You guys/Y’all, this was incredibly difficult. I’m trying to sound all BA (that’s how Christians say “bad ass” without actually swearing) about it, but it caused me physical pain. I’m almost embarrassed to admit that. Crunchy people: you know that feeling when your recycling bin is full and it’s trash day so you just toss that cardboard box which is CLEARLY recyclable into the normal land-fill destined garbage bin? AGONY. Squishy people: you know that feeling when you toss that generous serving of leftovers knowing you could totally have it for lunch tomorrow but you don’t really want to so you hastily shove it down the disposal, hoping your family never knows? THE HORROR. It’s that, “I’m being a wasteful selfish jerk” feeling. Uckgh. It feels slimy.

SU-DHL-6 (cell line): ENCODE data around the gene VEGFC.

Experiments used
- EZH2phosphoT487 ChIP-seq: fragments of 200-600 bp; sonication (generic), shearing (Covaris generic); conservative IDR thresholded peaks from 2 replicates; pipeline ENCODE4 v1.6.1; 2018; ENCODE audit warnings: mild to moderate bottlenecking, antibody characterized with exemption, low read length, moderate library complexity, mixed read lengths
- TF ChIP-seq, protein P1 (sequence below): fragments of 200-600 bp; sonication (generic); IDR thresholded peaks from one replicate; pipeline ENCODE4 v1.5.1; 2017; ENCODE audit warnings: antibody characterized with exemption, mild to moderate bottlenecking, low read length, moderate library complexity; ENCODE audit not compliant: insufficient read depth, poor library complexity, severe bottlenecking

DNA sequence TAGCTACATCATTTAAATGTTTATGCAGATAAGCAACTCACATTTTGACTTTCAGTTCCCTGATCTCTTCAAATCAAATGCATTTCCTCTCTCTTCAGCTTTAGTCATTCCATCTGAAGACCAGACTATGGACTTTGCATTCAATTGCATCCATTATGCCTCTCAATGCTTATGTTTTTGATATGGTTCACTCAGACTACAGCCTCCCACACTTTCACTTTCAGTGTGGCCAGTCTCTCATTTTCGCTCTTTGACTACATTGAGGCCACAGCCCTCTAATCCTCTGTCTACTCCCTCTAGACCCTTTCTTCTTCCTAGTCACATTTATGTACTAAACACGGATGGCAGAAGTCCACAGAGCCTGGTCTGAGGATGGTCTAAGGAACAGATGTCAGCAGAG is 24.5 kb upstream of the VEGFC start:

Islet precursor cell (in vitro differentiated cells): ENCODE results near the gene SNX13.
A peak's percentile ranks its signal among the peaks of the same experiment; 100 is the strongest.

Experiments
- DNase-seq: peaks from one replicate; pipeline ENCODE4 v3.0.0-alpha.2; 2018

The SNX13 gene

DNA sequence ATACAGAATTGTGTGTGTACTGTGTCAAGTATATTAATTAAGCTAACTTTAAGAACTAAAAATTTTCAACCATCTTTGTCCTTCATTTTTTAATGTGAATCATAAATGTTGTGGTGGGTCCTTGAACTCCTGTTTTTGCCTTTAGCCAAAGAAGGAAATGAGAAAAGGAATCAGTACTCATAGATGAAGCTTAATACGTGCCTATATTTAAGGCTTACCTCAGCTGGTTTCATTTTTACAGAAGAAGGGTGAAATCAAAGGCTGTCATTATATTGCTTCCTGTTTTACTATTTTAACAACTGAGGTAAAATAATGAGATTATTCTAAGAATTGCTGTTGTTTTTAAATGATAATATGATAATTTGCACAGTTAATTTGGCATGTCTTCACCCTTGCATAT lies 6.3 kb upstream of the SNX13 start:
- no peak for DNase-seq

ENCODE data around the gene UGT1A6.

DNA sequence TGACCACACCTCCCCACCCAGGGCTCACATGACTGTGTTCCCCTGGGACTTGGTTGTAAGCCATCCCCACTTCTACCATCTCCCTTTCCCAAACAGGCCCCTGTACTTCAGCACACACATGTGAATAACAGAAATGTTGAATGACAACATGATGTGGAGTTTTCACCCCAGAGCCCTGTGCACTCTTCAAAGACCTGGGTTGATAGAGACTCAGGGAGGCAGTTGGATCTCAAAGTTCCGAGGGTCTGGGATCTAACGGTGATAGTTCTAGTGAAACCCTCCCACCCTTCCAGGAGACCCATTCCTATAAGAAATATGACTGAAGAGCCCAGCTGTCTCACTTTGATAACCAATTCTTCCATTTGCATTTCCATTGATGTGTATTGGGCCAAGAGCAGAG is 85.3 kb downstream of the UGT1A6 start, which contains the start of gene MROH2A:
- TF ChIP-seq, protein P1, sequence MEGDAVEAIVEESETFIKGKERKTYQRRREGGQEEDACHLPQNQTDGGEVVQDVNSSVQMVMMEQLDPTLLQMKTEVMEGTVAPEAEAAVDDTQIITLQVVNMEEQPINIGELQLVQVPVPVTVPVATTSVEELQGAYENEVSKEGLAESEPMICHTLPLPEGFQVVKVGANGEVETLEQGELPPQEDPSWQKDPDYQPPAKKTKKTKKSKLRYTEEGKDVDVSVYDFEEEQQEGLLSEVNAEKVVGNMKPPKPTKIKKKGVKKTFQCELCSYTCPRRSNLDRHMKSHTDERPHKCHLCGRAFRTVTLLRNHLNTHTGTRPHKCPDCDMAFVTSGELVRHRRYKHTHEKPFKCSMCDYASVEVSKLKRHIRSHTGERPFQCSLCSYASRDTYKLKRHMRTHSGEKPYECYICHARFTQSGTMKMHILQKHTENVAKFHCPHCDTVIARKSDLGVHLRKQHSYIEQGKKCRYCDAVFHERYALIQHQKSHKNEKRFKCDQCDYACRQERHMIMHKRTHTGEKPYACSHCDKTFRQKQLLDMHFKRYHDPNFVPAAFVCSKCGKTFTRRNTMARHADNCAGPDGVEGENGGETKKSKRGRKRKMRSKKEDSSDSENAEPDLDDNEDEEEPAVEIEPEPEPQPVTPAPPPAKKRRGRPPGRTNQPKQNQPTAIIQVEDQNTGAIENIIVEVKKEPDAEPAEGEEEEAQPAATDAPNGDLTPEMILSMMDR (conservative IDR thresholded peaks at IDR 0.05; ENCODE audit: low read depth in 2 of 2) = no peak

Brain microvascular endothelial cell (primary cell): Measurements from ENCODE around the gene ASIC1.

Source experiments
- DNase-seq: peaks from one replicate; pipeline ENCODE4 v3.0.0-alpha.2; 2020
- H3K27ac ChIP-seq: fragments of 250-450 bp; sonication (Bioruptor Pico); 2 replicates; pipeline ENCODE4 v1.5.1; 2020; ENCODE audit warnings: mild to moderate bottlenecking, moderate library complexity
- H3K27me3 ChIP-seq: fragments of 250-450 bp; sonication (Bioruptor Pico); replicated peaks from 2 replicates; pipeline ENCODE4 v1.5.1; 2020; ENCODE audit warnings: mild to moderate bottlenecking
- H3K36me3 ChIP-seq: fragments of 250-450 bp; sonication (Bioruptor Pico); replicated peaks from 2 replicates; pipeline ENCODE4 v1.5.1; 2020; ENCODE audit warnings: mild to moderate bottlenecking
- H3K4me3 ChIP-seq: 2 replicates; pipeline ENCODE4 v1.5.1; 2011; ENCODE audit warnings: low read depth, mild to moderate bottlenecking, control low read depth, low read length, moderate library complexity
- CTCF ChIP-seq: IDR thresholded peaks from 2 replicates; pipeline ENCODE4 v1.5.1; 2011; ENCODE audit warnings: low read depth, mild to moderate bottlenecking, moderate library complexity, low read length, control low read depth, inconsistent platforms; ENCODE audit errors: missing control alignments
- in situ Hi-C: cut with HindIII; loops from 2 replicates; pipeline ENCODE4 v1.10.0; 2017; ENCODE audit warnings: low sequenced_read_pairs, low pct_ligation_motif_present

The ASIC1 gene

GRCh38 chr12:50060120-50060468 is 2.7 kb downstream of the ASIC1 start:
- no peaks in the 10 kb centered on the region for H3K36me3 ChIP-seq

So how did I cut through the slime and embrace this process? I followed this blog post like it was an IKEA assembly guide. I held tight and I BELIEVED that in the end, this would all work out. The author, in her glorious simplistic way said this in a nutshell, “Your stuff served its purpose. You can thank it for what it did for you but now it can no longer serve you and needs to move on.” Make peace with saying good-bye, you’re only hurting yourself by keeping it because it’s cluttering your space. I don’t know that I really believed it, the stuff I wasn’t wearing a lot, was in my way though. For this reason, I appreciated the step that had me sort out my items into 4 categories:

1. Love it

2. I want to keep this but I’m not sure why

3. Donate it (these items are still in good condition)